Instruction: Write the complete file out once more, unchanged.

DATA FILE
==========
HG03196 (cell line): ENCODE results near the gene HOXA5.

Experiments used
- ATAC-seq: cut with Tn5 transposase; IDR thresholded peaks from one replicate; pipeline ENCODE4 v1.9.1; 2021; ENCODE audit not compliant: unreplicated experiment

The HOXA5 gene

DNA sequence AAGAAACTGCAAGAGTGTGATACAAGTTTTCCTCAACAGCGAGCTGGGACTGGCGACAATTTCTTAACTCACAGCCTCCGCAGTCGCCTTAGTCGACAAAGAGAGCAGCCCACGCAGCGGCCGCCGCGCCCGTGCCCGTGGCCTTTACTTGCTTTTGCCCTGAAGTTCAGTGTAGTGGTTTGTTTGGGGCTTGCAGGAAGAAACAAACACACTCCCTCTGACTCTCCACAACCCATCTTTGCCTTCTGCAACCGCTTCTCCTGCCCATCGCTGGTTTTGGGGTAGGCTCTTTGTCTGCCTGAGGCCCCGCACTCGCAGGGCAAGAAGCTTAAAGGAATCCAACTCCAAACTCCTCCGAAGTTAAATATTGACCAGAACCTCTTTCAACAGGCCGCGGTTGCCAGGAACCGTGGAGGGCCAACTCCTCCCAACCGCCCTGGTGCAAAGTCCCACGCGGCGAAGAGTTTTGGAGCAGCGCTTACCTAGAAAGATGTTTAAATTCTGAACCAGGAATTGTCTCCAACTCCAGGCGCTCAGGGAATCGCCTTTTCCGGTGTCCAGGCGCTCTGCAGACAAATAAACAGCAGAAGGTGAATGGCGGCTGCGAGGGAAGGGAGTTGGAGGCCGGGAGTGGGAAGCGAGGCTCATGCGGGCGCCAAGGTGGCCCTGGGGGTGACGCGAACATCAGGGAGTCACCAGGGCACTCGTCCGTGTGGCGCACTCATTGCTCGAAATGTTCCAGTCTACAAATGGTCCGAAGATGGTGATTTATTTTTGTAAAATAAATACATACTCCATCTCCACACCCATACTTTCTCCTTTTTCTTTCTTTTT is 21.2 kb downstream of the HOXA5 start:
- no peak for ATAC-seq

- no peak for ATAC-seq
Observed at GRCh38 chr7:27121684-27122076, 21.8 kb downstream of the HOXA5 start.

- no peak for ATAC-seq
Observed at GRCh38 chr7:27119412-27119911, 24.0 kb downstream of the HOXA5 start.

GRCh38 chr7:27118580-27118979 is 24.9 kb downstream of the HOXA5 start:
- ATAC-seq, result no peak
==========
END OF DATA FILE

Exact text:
HG03196 (cell line): ENCODE results near the gene HOXA5.

Experiments used
- ATAC-seq: cut with Tn5 transposase; IDR thresholded peaks from one replicate; pipeline ENCODE4 v1.9.1; 2021; ENCODE audit not compliant: unreplicated experiment

The HOXA5 gene

DNA sequence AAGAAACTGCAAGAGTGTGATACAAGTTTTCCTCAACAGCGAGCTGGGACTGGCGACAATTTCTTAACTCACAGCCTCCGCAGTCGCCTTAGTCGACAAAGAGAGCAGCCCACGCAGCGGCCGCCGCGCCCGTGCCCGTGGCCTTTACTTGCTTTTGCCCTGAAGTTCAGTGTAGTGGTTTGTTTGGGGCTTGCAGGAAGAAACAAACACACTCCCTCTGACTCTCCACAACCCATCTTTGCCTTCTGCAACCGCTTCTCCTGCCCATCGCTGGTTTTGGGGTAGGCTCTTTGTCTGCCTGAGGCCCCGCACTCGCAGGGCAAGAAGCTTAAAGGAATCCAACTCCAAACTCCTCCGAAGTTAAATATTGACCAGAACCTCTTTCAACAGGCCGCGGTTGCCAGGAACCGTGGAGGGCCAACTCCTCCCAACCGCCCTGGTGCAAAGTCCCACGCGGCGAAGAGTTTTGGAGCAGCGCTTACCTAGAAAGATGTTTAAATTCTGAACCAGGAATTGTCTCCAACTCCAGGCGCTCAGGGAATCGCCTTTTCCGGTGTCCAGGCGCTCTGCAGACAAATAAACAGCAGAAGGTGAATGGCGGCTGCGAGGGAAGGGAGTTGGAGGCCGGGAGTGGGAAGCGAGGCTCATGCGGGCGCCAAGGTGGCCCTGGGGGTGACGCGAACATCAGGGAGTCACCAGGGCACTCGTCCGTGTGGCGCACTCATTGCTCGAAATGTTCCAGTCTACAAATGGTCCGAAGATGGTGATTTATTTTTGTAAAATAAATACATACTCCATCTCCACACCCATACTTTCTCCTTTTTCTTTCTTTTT is 21.2 kb downstream of the HOXA5 start:
- no peak for ATAC-seq

- no peak for ATAC-seq
Observed at GRCh38 chr7:27121684-27122076, 21.8 kb downstream of the HOXA5 start.

- no peak for ATAC-seq
Observed at GRCh38 chr7:27119412-27119911, 24.0 kb downstream of the HOXA5 start.

GRCh38 chr7:27118580-27118979 is 24.9 kb downstream of the HOXA5 start:
- ATAC-seq, result no peak